I'd have to say how incredibly blessed and lucky we are to have found our neuro-ophthalmologist. In my opinion, he is Hadley's best doctor. Don't get me wrong, our neurologist is great, but there is just something about Dr. Shah that stands out. We saw him when Hadley was a little over six months old, right after her MRI. We had no idea what to expect. I figured our visit would be like the previous two visits with the other ophthalmologists. Long, lots of tears and screams from baby girl, with no real answers. Thank God I was wrong. The appointment went so smoothly. Marlon and I witnessed, for the very first time, Hadley focusing on an object. They had this really cool black and white wheel with different patterns that spun forward and backward. We saw her eyes focus on it, and they even followed when it changed direction. "She can definitely see". He smiled. What a relief. "Have you heard of Joubert Syndrome? Her MRI shows a classic molar tooth sign associated with Joubert Syndrome". What can we do? "Start with therapy NOW," he urged. Sigh. Back to square one. Research.

Our appointment with our neurosurgeon the following week confirmed that she did not have Dandy Walker Syndrome. He referred us back over to neurology as there was nothing he could do for us. He shook our hands, wished us luck, and we parted ways. The neurologist ran through the basics with us. There was no prognosis he could give us..each and every kid with Joubert is different. The spectrum is so wide. Joubert is diagnosed clinically, and Hadley presented all the abormalities a child with Joubert did. Along with her MRI, the neurologist was 99.9% sure that she had Joubert. But then the question is, what kind of Joubert is it? What is the causal gene? Now that we know that it is in fact, Joubert Syndrome, where do we go from here? Marlon looked straight into my eyes, and smiled. "Prayers, lots of love, and therapy. That's all we can do. Pray for our angel, love her unconditionally, and get her into the best therapies." I knew in that moment, that our little family would be okay.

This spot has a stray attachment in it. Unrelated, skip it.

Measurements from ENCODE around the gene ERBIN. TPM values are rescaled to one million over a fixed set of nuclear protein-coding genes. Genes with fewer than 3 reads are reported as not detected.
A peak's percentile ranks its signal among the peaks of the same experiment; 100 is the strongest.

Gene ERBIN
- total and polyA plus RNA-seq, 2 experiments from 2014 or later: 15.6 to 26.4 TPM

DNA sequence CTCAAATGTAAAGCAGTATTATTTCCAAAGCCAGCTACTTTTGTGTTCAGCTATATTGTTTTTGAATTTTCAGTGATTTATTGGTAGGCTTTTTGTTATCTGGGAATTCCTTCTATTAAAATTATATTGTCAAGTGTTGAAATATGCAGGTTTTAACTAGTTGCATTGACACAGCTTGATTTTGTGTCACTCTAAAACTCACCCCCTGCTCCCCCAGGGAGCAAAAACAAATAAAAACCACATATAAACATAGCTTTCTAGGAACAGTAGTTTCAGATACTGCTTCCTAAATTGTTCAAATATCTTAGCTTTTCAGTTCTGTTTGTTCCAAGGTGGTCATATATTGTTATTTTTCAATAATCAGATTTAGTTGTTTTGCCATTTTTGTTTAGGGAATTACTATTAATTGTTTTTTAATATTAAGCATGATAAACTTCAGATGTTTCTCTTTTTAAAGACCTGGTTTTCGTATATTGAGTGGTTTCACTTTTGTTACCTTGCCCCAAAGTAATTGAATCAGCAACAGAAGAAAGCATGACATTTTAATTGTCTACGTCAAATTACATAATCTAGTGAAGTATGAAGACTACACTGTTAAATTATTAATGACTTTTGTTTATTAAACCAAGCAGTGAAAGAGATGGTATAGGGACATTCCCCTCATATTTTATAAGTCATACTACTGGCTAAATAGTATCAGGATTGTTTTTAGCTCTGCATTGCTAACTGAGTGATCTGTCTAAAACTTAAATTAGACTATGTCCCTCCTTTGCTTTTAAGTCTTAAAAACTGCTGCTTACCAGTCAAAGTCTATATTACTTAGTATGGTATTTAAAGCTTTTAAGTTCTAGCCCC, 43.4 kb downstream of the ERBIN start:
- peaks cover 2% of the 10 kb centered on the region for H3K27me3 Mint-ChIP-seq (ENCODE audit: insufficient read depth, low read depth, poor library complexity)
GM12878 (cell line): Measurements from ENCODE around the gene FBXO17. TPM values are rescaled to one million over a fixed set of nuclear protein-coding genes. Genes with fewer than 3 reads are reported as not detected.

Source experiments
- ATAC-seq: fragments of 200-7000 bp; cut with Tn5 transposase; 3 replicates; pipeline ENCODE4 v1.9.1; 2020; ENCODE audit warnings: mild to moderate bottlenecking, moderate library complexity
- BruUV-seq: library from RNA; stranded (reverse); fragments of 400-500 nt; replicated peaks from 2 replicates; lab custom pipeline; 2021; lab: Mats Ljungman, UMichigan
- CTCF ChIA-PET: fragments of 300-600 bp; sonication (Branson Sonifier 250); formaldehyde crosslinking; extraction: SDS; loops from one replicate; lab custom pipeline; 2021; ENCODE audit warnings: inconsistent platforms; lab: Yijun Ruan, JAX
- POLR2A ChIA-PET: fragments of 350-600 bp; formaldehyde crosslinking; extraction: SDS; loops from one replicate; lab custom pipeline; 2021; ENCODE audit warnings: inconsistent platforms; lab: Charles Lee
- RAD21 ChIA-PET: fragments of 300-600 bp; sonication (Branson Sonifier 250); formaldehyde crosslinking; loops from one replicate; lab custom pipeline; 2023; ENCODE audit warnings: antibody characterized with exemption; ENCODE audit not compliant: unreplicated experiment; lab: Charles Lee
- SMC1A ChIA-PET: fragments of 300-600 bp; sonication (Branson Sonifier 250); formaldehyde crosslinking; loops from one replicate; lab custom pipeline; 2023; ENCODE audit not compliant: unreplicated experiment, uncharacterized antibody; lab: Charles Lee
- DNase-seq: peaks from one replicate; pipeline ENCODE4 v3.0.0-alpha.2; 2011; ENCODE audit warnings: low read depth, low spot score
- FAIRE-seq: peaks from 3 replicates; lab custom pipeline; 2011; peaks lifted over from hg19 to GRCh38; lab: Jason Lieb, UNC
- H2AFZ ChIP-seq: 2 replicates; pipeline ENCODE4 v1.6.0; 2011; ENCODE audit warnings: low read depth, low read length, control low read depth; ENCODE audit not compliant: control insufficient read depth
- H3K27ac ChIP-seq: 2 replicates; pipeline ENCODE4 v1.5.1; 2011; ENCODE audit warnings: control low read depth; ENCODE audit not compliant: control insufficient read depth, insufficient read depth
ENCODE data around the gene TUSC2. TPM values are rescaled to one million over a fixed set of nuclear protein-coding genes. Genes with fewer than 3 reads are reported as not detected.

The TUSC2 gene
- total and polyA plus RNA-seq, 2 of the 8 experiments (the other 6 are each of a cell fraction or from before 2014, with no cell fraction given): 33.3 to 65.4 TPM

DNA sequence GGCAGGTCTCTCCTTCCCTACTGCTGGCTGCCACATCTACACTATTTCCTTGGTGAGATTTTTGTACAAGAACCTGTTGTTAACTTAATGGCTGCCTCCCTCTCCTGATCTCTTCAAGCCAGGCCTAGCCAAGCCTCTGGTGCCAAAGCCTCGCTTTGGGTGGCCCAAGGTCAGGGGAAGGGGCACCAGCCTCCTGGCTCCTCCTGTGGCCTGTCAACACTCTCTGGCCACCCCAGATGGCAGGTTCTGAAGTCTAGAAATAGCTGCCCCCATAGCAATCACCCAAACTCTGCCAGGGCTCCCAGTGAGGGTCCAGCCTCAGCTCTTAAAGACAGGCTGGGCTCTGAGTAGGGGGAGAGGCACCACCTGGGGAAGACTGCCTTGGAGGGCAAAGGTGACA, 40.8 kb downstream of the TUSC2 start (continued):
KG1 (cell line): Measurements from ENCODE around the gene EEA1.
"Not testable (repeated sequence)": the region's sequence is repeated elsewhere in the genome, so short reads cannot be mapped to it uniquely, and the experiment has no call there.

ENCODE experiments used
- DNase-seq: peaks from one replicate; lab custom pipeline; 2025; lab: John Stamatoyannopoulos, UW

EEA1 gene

Stay tuned for our family's journey!


  1. beautifully written!

  2. I was avoiding reading this because I knew it would make me cry. And sure enough it did! As you know I cry all the time, especially when I read things like this. But man, oh man this really hit home with you being one of my oldest friends. So rest assured I cried extra hard...! The other day when you casually said something about Hadley having JS I went online and did some research about it. I didn't research it long because it was kind of scary. I just really wanted to give you a hug and I instantly sent some positive thoughts your way and lit a candle for you and your little family. You are by far one of the bravest moms I know, especially after sharing this. Thank you for letting us on the inside. Im always here to support you any way I can. I love you and baby doodle. I look forward to your next blog just please type with me in mind and try not to make me cry so much!